Brad Keselowski (finished 18th): "The track was really, really good, actually. I don't see how anyone can complain about the track. It was a great race. It was a lot of fun, just disappointed we didn't close it out."
Dale Earnhardt Jr. (finished 24th): "We changed the whole setup last night. We put (Tony Stewart's) setup in – we didn't even practice it, and we missed it. We didn't hit it. The car was laying all over the racetrack. We just spent all day long trying to fix that."
Jeff Gordon (finished 32nd): "The corners are not bad, but that dogleg in the back is ridiculous. It's almost dangerous. I'm not a fan of that. But I think they are going to have a really nice racetrack here. The surface I liked as it moved into a wider groove."
Kyle Busch (finished 36th): "(The track) is slick. Man, you're on tiptoes all the time. It's very tough, but some of us make it look easy – but it might be because we're all considered the best in the business."
Matt Kenseth was certain Brian Vickers retaliated against him during Sunday's race, and said the contact between the two drivers – which put Kenseth in the wall – was intentional. But Vickers said otherwise, and NASCAR considers the matter closed.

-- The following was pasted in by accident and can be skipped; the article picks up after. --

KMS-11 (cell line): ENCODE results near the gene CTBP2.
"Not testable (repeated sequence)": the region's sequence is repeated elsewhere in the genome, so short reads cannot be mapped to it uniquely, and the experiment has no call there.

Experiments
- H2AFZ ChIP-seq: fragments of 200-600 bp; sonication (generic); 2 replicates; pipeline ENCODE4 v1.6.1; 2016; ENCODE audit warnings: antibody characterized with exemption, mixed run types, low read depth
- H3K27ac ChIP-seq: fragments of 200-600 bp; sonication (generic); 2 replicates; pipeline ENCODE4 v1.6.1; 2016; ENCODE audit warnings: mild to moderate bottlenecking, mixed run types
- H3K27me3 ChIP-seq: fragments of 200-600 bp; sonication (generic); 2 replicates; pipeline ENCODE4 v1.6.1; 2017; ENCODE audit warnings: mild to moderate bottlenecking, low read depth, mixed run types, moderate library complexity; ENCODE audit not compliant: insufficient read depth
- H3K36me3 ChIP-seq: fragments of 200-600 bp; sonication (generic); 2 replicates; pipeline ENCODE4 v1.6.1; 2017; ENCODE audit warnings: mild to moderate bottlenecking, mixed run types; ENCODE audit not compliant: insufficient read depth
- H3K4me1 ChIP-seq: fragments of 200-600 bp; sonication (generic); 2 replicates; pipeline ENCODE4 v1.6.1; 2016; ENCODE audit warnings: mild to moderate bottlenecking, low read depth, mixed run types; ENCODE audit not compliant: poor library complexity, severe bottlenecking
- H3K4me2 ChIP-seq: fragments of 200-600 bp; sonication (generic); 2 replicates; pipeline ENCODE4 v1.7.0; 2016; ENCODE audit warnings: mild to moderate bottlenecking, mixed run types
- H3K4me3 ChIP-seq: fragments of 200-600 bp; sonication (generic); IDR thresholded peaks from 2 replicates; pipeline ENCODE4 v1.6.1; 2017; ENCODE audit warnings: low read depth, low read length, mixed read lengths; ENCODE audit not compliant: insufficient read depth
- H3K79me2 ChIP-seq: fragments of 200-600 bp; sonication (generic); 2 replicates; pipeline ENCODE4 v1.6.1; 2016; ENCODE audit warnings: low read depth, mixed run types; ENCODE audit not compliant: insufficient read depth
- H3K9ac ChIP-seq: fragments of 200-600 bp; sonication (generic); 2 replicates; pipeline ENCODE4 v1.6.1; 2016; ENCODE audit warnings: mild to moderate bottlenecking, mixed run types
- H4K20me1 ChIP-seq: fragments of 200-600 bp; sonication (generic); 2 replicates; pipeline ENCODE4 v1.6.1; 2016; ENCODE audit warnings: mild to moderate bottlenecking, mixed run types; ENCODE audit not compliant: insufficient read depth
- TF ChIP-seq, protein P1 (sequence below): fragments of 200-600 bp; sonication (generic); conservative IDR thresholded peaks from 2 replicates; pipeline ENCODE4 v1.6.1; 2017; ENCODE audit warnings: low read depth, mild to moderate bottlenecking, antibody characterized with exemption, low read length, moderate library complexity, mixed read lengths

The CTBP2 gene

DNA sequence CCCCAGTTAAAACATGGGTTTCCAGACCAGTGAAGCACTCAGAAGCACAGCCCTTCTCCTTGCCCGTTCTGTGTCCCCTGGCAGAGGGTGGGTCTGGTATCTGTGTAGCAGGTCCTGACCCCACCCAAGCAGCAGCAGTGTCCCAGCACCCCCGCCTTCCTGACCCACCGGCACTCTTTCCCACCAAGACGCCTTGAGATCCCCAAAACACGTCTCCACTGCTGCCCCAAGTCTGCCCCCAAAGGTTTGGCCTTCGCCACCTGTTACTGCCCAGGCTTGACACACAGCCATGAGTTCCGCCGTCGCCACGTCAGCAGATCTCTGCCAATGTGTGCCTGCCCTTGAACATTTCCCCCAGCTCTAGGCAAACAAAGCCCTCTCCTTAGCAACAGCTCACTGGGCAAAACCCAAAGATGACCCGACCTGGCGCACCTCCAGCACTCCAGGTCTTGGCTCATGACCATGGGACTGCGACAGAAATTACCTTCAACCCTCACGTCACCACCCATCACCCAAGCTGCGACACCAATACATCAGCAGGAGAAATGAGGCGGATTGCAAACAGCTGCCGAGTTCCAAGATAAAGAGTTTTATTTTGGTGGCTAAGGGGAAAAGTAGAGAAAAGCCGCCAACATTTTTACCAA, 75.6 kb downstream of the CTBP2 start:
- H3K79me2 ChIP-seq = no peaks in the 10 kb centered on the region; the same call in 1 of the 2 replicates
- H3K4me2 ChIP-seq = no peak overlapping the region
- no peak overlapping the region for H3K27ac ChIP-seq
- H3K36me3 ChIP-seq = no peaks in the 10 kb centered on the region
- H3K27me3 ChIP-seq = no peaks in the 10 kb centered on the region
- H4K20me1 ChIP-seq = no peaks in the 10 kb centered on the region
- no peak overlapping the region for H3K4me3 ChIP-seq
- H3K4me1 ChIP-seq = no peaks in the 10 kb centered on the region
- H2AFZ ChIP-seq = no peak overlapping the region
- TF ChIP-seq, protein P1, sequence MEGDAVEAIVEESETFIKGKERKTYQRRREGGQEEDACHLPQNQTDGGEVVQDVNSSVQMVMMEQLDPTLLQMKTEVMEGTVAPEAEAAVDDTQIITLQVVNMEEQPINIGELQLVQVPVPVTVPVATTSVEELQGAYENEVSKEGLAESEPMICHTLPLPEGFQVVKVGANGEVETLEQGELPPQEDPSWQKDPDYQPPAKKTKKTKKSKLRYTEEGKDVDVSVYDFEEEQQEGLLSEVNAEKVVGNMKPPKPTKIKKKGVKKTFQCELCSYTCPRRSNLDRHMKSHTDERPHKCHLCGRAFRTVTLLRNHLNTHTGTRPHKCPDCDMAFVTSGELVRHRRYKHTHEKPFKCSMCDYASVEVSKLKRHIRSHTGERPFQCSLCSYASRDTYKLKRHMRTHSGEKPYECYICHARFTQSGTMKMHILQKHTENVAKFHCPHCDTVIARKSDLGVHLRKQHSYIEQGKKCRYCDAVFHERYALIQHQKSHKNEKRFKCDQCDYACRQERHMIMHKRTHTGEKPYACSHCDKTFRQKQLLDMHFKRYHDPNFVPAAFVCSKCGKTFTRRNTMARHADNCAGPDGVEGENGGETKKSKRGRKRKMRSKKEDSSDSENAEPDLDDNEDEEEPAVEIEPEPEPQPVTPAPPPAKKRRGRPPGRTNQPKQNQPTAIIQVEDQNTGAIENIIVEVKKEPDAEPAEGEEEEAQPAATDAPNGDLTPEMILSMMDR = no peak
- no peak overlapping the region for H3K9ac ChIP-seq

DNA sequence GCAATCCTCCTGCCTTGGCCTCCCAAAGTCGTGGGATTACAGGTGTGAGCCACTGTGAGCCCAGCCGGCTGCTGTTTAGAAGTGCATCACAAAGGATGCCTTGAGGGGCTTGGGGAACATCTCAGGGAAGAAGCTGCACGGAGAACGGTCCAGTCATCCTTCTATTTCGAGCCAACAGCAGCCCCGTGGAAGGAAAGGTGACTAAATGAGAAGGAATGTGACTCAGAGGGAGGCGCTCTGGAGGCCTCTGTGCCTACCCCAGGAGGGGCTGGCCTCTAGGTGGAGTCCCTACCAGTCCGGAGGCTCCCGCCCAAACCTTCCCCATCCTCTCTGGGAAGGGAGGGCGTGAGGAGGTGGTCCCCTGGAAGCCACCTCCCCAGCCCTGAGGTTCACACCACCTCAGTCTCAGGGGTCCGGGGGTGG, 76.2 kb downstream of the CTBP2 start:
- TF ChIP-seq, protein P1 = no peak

"Obviously, it is retaliation for retaliation (at Martinsville), I guess," Kenseth said. "I was out of brakes and I was up on everybody and I saw him coming and I lifted at least 10 car lengths before where I would normally lift, and he drove in there at 165 miles per hour and cleaned us out."
Kenseth said he was "disappointed, but I expected it." (Here's the backstory on the Kenseth/Vickers history)
"You have someone that has been telling everybody for four or five weeks that as soon as he got a chance at a fast racetrack, he was going to make it hurt and wipe us out," Kenseth said. "And they do nothing about it. It was so premeditated. It just surprises me that (NASCAR) didn't do anything."
NASCAR did not penalize Vickers for the crash. NASCAR vice president Steve O'Donnell tweeted that officials "saw the incident differently."